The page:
Advertisement
Boards Golf Society are looking for new members for 2022...read about the society and their planned outings here!
How to add spoiler tags, edit posts, add images etc. How to - a user's guide to the new version of Boards

Social skills

  • #1
    Banned (with Prison Access) Posts: 1,355 bo0li5eumx12kp


    I've been, how you say, "deeply contemplating" the historical contention of what good social skills are in actual fact comprised of.

    It's a pretty big issue.

    The entire benzodiazepine industry almost lives off it.

    There was a really nice statement, made under tragic circumstances, musician - went to the effect of, "it's not a sign of good health to be well adapted in a sick society".

    What I get from that is, your "social skills" may be the norm for your subculture, but that does not necessarily mean they lend themselves to optimal quality of life/living - dramatically compromised in some instances.

    ....

    I have further thoughts on the matter but, I guess, maybe get some perspectives on the topic in general first...?


Comments



  • I think some cult leader or other said that quote, the musician you speak of may have been quoting? But then Thomas Satz (of anti-psychiatry fame) wrote lots of books that made that point, he must have said it with that level of conciseness at some point.

    I guess this is social psychology meets sociology that you are pondering. I wonder what the sociologists would say

    Then there is that phrase, which is out of fashion now thankfully, to be "well-adjusted", which was supposed to mean you had mental health. As if your mental health is just defined by how well you fit in

    Ahh here look:


    “Insanity is the only sane reaction to an insane society.”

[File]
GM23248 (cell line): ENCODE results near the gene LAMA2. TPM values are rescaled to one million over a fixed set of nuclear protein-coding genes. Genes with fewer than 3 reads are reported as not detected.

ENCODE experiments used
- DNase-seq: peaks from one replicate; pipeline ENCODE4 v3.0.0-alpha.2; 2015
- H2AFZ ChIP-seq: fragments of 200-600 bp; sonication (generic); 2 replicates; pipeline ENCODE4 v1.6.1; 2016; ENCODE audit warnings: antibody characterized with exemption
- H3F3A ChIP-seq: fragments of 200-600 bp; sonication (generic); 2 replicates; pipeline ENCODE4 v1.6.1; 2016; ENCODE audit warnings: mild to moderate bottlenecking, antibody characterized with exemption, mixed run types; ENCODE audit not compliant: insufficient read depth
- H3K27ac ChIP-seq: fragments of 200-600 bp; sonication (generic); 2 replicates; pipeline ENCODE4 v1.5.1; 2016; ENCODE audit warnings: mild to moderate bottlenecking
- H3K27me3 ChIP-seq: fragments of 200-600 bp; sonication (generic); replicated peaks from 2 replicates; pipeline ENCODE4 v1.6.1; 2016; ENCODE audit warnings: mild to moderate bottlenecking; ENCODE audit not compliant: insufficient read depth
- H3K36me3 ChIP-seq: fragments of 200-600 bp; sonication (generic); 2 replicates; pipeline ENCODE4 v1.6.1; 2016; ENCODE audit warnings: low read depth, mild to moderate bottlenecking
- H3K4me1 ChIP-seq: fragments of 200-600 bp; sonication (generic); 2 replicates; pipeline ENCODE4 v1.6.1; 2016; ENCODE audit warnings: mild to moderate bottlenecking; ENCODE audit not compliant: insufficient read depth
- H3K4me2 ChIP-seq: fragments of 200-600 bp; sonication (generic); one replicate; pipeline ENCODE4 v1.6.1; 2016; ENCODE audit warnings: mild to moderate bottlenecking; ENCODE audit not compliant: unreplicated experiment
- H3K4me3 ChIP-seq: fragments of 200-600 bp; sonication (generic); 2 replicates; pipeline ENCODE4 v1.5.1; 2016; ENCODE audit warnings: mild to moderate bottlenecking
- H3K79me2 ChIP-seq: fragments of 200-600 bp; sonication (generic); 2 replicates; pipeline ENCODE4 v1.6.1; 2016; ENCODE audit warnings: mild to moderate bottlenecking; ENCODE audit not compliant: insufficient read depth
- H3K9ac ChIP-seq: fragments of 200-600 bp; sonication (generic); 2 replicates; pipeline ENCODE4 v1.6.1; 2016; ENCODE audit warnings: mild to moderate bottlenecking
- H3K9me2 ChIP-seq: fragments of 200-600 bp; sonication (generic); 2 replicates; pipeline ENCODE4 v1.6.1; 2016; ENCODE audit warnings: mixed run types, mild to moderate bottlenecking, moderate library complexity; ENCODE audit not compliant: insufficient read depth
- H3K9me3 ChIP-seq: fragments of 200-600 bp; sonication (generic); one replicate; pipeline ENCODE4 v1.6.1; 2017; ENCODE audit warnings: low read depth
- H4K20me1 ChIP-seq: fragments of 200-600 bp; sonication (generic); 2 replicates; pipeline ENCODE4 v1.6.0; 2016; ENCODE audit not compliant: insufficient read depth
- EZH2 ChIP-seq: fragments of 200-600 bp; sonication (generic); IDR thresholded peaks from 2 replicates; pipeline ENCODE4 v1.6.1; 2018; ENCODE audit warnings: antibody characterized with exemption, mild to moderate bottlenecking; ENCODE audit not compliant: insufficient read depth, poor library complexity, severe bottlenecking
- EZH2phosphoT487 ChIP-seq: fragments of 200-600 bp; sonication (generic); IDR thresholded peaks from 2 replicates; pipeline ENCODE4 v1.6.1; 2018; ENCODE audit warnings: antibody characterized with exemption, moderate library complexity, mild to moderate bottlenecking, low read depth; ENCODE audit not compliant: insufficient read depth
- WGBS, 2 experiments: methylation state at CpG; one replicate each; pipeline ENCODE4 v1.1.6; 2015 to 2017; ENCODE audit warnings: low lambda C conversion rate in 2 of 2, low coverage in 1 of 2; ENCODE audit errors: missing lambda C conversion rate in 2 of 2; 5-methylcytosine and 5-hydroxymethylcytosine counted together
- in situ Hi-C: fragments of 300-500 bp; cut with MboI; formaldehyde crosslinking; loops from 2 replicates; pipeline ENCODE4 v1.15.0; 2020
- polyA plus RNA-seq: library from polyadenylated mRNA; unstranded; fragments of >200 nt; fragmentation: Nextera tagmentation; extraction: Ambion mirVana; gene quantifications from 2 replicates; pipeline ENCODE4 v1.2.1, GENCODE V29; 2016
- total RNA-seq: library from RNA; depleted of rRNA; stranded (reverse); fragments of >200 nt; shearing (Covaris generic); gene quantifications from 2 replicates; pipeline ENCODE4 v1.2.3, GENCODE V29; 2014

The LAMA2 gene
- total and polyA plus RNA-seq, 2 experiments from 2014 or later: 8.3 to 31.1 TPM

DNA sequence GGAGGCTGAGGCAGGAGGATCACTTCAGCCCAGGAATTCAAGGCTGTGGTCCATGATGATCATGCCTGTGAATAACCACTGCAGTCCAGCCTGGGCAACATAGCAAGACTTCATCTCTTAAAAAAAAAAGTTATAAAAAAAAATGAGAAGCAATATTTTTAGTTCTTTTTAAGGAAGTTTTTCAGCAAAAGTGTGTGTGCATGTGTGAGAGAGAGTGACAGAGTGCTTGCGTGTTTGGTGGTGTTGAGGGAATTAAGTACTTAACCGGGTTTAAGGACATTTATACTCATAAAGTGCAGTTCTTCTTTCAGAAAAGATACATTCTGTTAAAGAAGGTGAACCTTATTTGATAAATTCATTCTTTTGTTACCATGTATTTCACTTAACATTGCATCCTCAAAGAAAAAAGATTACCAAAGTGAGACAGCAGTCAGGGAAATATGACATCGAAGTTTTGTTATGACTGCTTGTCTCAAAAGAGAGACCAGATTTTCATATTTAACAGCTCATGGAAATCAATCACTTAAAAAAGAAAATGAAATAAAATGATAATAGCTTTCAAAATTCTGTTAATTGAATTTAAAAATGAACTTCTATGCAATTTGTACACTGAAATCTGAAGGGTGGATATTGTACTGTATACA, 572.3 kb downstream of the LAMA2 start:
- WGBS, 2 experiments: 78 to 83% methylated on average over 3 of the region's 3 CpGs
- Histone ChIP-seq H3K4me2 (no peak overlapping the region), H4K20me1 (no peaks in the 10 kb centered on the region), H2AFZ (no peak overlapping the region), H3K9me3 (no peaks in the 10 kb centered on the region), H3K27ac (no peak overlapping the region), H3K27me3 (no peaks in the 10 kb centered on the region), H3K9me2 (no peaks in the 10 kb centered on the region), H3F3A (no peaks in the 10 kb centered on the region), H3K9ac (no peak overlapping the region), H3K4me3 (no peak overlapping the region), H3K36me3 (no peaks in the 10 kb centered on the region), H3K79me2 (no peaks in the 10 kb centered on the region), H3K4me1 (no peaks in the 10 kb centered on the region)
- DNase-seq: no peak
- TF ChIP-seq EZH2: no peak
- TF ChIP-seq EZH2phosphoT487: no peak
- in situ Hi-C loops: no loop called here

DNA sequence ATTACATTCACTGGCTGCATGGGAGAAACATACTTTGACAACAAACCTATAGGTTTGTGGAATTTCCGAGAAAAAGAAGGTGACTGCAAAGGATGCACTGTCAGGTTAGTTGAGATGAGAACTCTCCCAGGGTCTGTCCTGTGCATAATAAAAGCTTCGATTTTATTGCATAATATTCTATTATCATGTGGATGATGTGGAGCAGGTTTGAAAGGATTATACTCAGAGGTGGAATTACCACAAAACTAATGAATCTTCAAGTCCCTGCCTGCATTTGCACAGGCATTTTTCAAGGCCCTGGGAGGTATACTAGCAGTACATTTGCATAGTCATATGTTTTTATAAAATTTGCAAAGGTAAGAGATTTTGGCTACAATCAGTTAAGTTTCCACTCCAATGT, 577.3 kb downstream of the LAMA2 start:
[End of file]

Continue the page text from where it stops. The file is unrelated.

― Thomas Stephen Szasz




  • I think some cult leader or other said that quote, the musician you speak of may have been quoting? But then Thomas Satz (of anti-psychiatry fame) wrote lots of books that made that point, he must have said it with that level of conciseness at some point.

    I guess this is social psychology meets sociology that you are pondering. I wonder what the sociologists would say

    Then there is that phrase, which is out of fashion now thankfully, to be "well-adjusted", which was supposed to mean you had mental health. As if your mental health is just defined by how well you fit in

    Ahh here look:


    “Insanity is the only sane reaction to an insane society.”
    ― Thomas Stephen Szasz

    I guess these quotes DO get recycled as I'm sure R.D. Laing used to tout that expression.

    ....

    Point I was REALLY trying to make is probably a little more inflammatory in that, one usually "adjusts" themselves socially, I suppose ultimately in whatever way optimally assists them in - frankly - getting laid.

    So what I was saying was, optimal social demeanor is theoretically simply an extrapolation of being, really really really, ridiculously good in the sack.

    BUT - as to the phrase, "well adjusted" - you see, as humans, we're not predisposed to being, really really really, ridiculously good in the sack.
    Even with optimal genetics, I firmly believes it's a process of "cultivation", as it were.

    ....